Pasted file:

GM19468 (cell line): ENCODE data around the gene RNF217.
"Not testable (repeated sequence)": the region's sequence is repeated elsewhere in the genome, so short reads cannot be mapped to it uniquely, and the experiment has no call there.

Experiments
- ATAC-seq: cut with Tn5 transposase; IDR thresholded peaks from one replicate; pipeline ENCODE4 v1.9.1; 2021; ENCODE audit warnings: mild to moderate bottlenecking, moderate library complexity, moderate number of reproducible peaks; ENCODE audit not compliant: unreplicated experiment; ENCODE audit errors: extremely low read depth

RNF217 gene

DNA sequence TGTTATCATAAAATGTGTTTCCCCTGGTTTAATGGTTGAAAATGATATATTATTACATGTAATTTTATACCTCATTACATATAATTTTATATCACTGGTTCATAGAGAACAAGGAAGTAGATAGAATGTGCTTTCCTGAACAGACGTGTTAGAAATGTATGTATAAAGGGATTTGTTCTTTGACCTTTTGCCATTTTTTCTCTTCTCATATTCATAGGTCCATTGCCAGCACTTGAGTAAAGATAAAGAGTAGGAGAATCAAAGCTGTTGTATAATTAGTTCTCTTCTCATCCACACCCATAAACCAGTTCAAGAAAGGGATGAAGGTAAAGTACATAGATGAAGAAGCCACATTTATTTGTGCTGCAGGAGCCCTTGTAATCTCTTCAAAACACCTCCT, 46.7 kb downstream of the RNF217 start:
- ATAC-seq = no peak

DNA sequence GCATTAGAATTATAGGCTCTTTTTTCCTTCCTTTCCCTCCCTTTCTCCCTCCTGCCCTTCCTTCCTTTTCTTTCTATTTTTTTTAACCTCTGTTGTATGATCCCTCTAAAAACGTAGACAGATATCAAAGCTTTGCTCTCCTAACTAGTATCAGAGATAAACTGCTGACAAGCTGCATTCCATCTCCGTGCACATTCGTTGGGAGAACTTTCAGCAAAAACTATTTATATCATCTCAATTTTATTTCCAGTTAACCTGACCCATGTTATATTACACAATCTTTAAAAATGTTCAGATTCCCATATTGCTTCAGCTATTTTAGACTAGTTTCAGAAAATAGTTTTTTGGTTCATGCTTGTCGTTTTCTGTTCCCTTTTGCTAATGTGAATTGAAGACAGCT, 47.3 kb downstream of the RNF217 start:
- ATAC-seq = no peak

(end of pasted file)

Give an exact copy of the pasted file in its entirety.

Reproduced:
GM19468 (cell line): ENCODE data around the gene RNF217.
"Not testable (repeated sequence)": the region's sequence is repeated elsewhere in the genome, so short reads cannot be mapped to it uniquely, and the experiment has no call there.

Experiments
- ATAC-seq: cut with Tn5 transposase; IDR thresholded peaks from one replicate; pipeline ENCODE4 v1.9.1; 2021; ENCODE audit warnings: mild to moderate bottlenecking, moderate library complexity, moderate number of reproducible peaks; ENCODE audit not compliant: unreplicated experiment; ENCODE audit errors: extremely low read depth

RNF217 gene

DNA sequence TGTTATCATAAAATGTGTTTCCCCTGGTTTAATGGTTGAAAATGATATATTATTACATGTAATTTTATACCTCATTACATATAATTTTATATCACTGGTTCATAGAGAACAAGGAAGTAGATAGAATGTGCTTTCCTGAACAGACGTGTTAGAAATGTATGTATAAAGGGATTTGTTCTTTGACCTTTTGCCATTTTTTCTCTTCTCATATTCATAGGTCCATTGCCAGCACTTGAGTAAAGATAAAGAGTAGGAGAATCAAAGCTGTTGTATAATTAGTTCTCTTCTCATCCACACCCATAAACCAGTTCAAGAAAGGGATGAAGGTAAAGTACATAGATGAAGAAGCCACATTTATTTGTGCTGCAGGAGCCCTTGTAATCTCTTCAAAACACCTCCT, 46.7 kb downstream of the RNF217 start:
- ATAC-seq = no peak

DNA sequence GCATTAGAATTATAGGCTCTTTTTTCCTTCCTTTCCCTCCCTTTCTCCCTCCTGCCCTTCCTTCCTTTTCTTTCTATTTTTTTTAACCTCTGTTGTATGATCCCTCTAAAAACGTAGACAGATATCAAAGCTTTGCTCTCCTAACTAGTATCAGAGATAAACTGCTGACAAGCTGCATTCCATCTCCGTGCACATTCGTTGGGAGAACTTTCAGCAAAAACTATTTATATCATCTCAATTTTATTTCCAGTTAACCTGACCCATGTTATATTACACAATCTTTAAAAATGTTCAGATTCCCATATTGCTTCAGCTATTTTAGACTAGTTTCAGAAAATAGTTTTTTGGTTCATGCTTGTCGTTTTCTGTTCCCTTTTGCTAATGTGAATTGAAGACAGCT, 47.3 kb downstream of the RNF217 start:
- ATAC-seq = no peak